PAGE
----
Whatever the disagreements about the respective roles of the public and private sector in providing medical education, it is clear that the way the system works at present does not help address the health care needs of the majority of the people. This point is important: blaming individual doctors for not performing social service is pointless. The system hasdisincentives for participation in public health activity.
Qualified doctors don't want to work in rural phcs where they would also have to discharge non-medical functions. Then there is the problem of shortage of medicine and equipment, and other elements of infrastructure. There are rules about compulsory service in rural areas, though they differ from state to state. Medical students are supposed to sign a bond saying they will work in villages for a stipulated period. But in most cases, states are unable to provide jobs. Vacancies are often not filled because governments do not have the money to pay salaries. "There were quite a few of us who wanted to serve in the rural areas in Madhya Pradesh after graduating but the government freed us from the bond saying that they did not have any positions,' says Jacob Puliyel, a paediatrician at St Stephen's Hospital, Delhi, who graduated from the Netaji Subash Chandra Bose Medical College, Jabalpur. Ajay Gambhir, honorary secretary, ima, who studied at the Mahatma Gandhi Institute of Medical Sciences, Wardha, Maharashtra, faced exactly the same problem. The national health policy also suggests that a two-year rural posting should be enforced before awarding the graduate degree, but the idea remains strictly on paper. "Before getting their degree in hand, doctors should be made to work for three years in rural areas, this way they will pay for their subsidised education. They should get a certificate from the community to show that they have really worked,' Sathyamala says.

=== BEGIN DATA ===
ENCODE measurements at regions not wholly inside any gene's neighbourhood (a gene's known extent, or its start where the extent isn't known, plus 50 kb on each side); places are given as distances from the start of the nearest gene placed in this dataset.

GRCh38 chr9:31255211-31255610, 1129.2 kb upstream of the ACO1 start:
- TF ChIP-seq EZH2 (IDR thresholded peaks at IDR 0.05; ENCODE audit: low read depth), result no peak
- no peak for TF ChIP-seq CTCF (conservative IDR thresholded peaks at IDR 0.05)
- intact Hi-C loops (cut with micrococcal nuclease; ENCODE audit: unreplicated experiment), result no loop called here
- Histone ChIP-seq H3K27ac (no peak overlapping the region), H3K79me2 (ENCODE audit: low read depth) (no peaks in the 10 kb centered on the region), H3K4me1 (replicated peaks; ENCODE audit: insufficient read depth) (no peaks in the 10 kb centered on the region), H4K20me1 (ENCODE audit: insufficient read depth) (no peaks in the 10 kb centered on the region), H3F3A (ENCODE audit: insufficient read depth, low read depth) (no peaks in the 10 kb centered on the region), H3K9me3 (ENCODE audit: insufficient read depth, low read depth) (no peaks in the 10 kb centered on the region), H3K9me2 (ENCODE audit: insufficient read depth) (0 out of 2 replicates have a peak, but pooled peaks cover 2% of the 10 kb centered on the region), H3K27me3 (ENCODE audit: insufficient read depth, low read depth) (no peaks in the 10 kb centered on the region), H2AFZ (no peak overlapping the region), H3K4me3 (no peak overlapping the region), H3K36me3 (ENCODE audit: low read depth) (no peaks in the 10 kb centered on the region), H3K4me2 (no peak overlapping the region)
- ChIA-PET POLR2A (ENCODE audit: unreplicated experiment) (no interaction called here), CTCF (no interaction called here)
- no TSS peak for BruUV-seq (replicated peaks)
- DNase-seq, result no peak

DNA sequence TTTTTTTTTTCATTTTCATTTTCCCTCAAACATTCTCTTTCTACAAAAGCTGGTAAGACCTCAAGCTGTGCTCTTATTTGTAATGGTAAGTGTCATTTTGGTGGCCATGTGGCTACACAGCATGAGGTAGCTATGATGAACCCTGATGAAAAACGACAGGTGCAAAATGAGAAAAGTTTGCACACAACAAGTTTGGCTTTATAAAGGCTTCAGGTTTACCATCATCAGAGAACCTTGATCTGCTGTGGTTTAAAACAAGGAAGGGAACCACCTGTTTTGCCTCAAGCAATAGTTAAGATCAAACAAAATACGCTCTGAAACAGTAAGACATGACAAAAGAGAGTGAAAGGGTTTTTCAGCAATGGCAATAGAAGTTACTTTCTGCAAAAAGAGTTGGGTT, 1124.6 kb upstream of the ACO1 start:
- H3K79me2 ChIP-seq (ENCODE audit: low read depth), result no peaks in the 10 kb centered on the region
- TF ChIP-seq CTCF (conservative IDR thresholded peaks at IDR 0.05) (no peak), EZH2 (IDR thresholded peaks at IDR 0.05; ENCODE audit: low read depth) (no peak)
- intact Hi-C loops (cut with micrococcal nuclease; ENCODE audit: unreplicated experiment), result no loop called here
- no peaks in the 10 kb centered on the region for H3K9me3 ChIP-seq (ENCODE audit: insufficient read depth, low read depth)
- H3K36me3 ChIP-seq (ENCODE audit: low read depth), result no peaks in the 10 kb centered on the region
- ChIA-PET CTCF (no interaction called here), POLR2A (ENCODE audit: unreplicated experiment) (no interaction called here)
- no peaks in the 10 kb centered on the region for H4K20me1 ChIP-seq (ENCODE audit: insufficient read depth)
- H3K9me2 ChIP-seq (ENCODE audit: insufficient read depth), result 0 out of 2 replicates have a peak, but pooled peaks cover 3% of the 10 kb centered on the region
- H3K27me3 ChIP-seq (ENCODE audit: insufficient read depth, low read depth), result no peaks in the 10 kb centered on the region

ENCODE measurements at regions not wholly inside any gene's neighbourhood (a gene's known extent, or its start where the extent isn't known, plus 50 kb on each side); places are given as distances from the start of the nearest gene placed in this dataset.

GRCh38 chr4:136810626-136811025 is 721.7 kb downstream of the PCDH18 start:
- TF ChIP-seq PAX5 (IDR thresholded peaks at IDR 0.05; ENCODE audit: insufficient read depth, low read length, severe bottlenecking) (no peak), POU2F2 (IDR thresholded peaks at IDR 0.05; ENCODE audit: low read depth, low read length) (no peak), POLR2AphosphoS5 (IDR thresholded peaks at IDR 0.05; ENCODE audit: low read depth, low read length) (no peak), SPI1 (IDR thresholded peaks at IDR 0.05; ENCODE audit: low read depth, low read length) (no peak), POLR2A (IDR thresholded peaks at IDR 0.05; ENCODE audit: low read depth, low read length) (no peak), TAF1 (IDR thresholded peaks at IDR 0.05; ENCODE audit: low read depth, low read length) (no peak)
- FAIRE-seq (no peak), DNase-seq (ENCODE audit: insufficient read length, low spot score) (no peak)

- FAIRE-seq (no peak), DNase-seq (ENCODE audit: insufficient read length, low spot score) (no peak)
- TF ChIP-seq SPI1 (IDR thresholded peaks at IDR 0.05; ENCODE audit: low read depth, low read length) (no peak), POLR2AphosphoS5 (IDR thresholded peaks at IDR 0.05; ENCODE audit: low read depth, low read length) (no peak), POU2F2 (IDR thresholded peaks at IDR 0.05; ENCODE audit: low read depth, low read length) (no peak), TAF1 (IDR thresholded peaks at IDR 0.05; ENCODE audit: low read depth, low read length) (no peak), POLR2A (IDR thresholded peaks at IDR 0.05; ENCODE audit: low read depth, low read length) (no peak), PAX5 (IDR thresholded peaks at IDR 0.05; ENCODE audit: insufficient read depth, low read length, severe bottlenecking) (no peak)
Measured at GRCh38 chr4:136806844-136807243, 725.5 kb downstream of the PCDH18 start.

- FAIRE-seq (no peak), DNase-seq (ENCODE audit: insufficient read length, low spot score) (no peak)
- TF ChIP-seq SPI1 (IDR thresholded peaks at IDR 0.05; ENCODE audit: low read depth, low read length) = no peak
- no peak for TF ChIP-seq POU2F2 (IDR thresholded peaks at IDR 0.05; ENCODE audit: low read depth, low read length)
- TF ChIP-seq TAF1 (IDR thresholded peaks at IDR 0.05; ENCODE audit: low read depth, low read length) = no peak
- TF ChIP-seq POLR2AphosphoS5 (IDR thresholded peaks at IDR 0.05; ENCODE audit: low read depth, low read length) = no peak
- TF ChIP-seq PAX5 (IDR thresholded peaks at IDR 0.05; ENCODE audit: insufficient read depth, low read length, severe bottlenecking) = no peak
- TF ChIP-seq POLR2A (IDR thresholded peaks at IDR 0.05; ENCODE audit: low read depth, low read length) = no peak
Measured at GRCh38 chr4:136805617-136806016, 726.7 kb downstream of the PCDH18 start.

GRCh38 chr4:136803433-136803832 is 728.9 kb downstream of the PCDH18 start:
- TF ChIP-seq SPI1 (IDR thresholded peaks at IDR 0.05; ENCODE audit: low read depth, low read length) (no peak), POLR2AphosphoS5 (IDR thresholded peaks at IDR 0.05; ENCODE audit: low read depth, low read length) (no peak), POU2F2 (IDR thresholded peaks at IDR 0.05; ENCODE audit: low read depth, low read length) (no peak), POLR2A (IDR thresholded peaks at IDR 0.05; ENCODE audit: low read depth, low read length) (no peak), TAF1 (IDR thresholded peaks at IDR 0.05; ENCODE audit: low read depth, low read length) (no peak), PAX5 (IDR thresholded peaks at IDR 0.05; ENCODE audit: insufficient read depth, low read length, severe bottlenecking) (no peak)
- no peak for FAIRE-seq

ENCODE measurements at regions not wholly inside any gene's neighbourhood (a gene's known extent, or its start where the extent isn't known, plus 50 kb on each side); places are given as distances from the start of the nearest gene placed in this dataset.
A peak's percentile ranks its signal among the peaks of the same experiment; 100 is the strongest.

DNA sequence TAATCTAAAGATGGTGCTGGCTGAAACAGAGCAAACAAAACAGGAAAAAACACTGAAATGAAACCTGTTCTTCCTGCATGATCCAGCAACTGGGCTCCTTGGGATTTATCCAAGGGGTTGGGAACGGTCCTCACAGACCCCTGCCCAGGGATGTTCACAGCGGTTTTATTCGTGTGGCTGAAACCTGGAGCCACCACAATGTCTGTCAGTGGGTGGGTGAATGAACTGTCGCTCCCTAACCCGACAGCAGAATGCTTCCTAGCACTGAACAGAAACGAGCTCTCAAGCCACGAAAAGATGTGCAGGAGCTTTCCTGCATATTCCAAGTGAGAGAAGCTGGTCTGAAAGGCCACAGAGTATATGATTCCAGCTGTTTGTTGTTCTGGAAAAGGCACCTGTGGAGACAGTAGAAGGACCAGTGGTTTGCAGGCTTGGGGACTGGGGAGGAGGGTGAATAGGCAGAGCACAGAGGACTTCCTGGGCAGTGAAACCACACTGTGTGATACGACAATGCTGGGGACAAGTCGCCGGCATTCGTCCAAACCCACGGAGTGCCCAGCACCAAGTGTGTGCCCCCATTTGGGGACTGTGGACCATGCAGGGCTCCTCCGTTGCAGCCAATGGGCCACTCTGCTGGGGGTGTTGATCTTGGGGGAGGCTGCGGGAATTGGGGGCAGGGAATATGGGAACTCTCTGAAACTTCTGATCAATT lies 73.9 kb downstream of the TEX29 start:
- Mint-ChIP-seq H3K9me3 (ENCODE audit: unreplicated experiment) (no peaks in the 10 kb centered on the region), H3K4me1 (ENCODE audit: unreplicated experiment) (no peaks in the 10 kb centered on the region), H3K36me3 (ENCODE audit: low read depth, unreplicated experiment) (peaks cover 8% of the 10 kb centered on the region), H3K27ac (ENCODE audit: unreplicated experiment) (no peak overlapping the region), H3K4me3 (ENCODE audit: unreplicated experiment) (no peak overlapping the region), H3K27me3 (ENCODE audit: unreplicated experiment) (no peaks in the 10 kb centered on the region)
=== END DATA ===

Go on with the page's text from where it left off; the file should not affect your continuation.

State governments, however, say they have tried to give incentives to doctors